Ford government raises tax on foreign homebuyers by 20%, implements it across the province

Ontario raised the tax for non-resident homebuyers to 20 percent and expanded it to cover the entire province.

The government said the changes, which will take effect Wednesday, are part of its housing action plan.

“Our government is working to increase supply and help keep costs low for Ontario families and homebuyers, not foreign speculators looking to make quick profits,” Treasury Secretary Peter Bethlenfalvy said in a written statement Tuesday.

Bethlenfalvy said the lack of housing supply and rising costs had put home ownership out of reach for too many families. He called the government’s non-resident speculation tax “the most comprehensive” in Canada.

The tax, which was first introduced in 2017, was previously set at 15 percent, and only applies to homes purchased by foreign nationals, foreign companies and taxable trustees in the densely populated Greater Golden Horseshoe area of ​​southern Ontario.

NDP, Greens have previously called for the move

The Opposition New Democrats and the Greens have both called for the homebuying tax to be extended across the province and increased to 20 percent.

Also on Tuesday, Ontario said it would eliminate a “gap” in rebates offered to some tax-affected residents.

Foreign students enrolled in full-time study for at least two years after purchase and foreign nationals who continue to work full-time in Ontario for one year after purchase will no longer be eligible for the rebate.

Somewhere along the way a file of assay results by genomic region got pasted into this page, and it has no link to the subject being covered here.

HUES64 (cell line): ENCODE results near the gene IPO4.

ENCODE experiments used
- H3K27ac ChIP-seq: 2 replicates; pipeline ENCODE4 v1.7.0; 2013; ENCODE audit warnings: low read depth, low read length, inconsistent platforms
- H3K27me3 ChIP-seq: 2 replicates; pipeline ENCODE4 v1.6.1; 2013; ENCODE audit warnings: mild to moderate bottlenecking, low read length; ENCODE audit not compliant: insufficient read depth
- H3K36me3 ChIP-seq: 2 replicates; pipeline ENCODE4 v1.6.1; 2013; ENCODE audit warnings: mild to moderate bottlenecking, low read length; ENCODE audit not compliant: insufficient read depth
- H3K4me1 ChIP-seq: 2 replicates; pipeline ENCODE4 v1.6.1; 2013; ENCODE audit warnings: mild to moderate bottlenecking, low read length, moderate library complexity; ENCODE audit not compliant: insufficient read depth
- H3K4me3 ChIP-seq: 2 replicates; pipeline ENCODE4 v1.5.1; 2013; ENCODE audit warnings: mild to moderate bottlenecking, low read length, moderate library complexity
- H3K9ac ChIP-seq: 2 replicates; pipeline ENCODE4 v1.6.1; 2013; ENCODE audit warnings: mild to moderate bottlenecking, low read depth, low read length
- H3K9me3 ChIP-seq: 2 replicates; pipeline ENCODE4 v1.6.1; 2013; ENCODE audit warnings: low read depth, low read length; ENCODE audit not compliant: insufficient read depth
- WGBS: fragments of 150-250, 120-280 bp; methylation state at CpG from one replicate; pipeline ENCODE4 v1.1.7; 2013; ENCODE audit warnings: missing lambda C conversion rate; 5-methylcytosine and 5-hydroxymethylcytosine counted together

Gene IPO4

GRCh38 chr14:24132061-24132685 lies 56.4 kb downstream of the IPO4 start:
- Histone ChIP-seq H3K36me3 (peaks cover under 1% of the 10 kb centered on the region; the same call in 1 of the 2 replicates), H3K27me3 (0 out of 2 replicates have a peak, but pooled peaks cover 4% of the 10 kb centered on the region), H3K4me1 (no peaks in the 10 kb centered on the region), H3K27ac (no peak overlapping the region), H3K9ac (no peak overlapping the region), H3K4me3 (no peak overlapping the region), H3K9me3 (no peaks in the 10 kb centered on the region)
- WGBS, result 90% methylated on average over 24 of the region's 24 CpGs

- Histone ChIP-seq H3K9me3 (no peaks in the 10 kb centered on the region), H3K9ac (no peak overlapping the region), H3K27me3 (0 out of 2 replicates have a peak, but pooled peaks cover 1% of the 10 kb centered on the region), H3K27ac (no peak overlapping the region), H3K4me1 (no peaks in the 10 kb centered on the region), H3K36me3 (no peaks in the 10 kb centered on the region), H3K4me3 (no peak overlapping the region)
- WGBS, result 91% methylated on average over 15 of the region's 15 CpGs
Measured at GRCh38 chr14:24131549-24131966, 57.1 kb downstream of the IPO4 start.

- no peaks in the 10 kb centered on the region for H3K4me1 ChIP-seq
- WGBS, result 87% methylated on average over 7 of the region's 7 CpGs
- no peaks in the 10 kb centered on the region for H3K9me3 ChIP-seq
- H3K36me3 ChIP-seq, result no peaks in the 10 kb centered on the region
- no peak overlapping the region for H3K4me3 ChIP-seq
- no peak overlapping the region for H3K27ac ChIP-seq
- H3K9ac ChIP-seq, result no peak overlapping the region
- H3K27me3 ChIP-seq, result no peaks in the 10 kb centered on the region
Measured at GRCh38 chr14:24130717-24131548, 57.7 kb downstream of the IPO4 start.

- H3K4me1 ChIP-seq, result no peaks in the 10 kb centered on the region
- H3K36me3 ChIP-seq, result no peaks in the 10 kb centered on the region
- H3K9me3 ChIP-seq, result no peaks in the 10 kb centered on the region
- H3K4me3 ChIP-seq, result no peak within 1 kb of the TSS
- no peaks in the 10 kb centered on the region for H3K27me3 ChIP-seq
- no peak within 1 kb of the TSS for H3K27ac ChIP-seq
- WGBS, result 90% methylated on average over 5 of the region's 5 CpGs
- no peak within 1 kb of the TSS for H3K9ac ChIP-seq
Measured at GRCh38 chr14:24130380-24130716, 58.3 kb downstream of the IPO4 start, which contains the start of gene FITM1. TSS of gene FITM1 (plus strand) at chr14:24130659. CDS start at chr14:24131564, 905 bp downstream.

Rebates and other exemptions for new permanent residents of Canada will remain available, the province said, including “opportunities for foreign nationals studying and working in Ontario who are permanent residents of Canada to apply for rebates.

“The province said it was focusing “aid eligibility only for newcomers who are committed to laying roots in the province in the long term.”

Home prices tripled in last decade, report finds

A news release Tuesday said the province was looking at other possible measures aimed at land speculation issues such as a construction slowdown “that might artificially raise new home prices.”

It said the province was also working with the municipality to set a tax on vacant homes. The city of Toronto has imposed such a tax, and other municipalities have almost done so.

The province said it would form a working group with city representatives to share best practices on the idea.

A recent report from a task force studying housing affordability in Ontario found that home prices in Ontario have tripled over the past decade, outpacing income growth.

At the same time, the report found that the province was 1.2 million homes short of the G7 average, leading to problems with recruiting and retaining workers due to housing shortages.

Laura Davis

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